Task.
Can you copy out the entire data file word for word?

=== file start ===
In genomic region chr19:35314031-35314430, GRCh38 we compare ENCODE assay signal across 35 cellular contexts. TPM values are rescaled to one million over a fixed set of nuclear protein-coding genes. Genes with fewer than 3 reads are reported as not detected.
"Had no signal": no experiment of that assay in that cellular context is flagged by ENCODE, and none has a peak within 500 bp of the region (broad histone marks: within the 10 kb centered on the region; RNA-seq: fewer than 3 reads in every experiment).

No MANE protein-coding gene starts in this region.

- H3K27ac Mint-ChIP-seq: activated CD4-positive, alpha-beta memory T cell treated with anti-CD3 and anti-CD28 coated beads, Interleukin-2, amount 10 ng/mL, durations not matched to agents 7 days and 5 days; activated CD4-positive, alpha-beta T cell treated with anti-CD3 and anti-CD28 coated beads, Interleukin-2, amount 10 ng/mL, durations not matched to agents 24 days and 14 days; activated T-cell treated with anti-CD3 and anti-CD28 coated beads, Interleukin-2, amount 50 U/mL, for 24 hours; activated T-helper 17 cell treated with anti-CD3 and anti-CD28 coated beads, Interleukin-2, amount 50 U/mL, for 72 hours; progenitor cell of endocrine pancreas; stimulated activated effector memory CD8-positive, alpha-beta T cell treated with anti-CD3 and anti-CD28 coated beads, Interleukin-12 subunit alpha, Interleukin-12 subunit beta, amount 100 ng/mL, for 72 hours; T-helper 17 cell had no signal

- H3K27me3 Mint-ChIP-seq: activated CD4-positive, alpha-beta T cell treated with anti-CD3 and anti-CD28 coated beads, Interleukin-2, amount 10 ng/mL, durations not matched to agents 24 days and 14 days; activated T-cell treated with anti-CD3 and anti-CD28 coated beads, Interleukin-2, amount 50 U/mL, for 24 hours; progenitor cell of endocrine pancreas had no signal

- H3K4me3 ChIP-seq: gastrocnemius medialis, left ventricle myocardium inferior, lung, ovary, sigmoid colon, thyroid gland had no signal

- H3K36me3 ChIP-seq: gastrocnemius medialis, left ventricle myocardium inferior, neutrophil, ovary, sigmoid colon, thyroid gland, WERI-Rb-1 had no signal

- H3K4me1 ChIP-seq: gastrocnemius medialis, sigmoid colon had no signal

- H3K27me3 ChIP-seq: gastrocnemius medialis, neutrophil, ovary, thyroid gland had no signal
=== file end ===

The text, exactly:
In genomic region chr19:35314031-35314430, GRCh38 we compare ENCODE assay signal across 35 cellular contexts. TPM values are rescaled to one million over a fixed set of nuclear protein-coding genes. Genes with fewer than 3 reads are reported as not detected.
"Had no signal": no experiment of that assay in that cellular context is flagged by ENCODE, and none has a peak within 500 bp of the region (broad histone marks: within the 10 kb centered on the region; RNA-seq: fewer than 3 reads in every experiment).

No MANE protein-coding gene starts in this region.

- H3K27ac Mint-ChIP-seq: activated CD4-positive, alpha-beta memory T cell treated with anti-CD3 and anti-CD28 coated beads, Interleukin-2, amount 10 ng/mL, durations not matched to agents 7 days and 5 days; activated CD4-positive, alpha-beta T cell treated with anti-CD3 and anti-CD28 coated beads, Interleukin-2, amount 10 ng/mL, durations not matched to agents 24 days and 14 days; activated T-cell treated with anti-CD3 and anti-CD28 coated beads, Interleukin-2, amount 50 U/mL, for 24 hours; activated T-helper 17 cell treated with anti-CD3 and anti-CD28 coated beads, Interleukin-2, amount 50 U/mL, for 72 hours; progenitor cell of endocrine pancreas; stimulated activated effector memory CD8-positive, alpha-beta T cell treated with anti-CD3 and anti-CD28 coated beads, Interleukin-12 subunit alpha, Interleukin-12 subunit beta, amount 100 ng/mL, for 72 hours; T-helper 17 cell had no signal

- H3K27me3 Mint-ChIP-seq: activated CD4-positive, alpha-beta T cell treated with anti-CD3 and anti-CD28 coated beads, Interleukin-2, amount 10 ng/mL, durations not matched to agents 24 days and 14 days; activated T-cell treated with anti-CD3 and anti-CD28 coated beads, Interleukin-2, amount 50 U/mL, for 24 hours; progenitor cell of endocrine pancreas had no signal

- H3K4me3 ChIP-seq: gastrocnemius medialis, left ventricle myocardium inferior, lung, ovary, sigmoid colon, thyroid gland had no signal

- H3K36me3 ChIP-seq: gastrocnemius medialis, left ventricle myocardium inferior, neutrophil, ovary, sigmoid colon, thyroid gland, WERI-Rb-1 had no signal

- H3K4me1 ChIP-seq: gastrocnemius medialis, sigmoid colon had no signal

- H3K27me3 ChIP-seq: gastrocnemius medialis, neutrophil, ovary, thyroid gland had no signal